|Thursday, February 27
Globetrotters: A throwback original
By Darren Rovell
The four major professional sports leagues aren't the only ones cashing in on the popularity of the retro fashion craze. The Harlem Globetrotters have a piece of the action as well.
After a futile seven-year relationship with Reebok, the Globetrotters -- whose look hasn't changed much over the years -- finally hit it big in May 2002 when they signed an apparel deal with urban outfitter, FUBU.
In the past six months, FUBU has sold millions of high-end warm-ups, jerseys and sweaters that come with the Globetrotters logo, and in April the company will release three shoes, including one performance model, tied into the power of the Globetrotter brand.
"It was one of our strongest releases ever," FUBU CEO Daymond John said. "We started making these when the throwback jersey craze was really exploding."
Thanks in part to the Globetrotters' success at retail, the organization is projecting its highest non-gate revenues in North American since the team was founded 76 years ago.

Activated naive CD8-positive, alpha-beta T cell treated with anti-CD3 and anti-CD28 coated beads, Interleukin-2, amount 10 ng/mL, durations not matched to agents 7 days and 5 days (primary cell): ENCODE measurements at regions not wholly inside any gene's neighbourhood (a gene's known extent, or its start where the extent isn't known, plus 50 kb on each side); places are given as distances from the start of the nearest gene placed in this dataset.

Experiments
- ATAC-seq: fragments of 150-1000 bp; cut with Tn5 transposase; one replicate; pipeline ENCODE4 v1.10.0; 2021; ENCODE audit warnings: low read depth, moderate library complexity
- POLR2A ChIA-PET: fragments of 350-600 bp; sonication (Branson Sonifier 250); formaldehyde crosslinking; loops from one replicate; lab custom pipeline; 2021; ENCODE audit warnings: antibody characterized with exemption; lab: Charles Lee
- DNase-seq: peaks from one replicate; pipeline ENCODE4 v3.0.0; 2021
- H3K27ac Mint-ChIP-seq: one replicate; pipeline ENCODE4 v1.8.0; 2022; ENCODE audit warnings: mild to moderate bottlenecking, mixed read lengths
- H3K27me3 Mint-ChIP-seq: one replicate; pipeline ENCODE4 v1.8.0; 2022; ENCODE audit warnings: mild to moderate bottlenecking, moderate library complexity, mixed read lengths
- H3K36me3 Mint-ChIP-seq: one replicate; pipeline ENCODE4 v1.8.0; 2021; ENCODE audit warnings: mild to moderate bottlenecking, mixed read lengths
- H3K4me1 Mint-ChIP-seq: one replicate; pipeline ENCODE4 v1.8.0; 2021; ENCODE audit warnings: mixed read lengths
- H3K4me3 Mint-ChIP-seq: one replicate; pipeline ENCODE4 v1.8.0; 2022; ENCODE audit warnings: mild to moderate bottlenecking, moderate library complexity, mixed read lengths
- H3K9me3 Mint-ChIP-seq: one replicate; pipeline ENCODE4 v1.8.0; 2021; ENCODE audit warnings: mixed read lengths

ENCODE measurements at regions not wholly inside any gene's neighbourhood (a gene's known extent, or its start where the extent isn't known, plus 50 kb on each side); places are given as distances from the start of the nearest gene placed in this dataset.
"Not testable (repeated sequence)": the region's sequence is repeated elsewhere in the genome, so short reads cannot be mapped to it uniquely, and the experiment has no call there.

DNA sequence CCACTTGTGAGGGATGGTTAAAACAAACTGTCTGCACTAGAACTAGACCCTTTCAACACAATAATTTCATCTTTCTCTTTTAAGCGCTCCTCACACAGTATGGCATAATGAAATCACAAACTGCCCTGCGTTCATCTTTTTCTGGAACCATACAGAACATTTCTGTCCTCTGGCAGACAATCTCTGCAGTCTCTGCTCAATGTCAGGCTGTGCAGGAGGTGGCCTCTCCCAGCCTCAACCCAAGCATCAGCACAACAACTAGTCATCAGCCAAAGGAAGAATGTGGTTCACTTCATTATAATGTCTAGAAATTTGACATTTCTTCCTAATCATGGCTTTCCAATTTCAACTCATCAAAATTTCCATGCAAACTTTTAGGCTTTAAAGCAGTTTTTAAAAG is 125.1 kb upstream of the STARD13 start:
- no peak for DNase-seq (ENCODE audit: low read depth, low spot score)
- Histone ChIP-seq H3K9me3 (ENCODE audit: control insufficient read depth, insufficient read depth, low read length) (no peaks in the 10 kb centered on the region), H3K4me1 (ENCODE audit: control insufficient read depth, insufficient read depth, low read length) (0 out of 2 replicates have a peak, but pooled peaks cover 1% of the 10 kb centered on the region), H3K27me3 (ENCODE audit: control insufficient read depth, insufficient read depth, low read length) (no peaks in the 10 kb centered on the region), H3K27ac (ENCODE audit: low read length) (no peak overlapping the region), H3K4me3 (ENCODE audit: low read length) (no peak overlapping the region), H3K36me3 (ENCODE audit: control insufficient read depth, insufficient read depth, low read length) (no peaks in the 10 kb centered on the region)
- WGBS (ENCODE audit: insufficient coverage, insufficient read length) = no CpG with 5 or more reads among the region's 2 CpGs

"We begged Nike, adidas and Reebok to take us seriously and they didn't," said former Globetrotter Mannie Jackson, who bought the Globetrotters in 1993 for $5.5 million. "So we went to FUBU and now we're kicking sand in the face of these big guys. If I had any idea that this could be a $100 million business, I would have never been able to buy the team for that price."
Jackson said the Globetrotters and FUBU will soon feature a complete apparel line including the jerseys of former stars like Curly Neal, Meadowlark Lemon, Reece "Goose" Tatum and Wilt Chamberlain.
The hottest item yet to be released might be the Globetrotters red-and-white satin pants. Since rapper Nelly wore them in a recent video, phones have lit up in the Globetrotters' Arizona office inquiring about the debut of the pants, Jackson said.
Antique Globetrotters collectibles are also in vogue. Globetrotters posters featuring Wilt Chamberlain routinely sell for at least $300 and Jackson purchased his Globetrotters pinball machine for $2,500.
Darren Rovell is a staff writer for ESPN.com. He can be reached at email@example.com.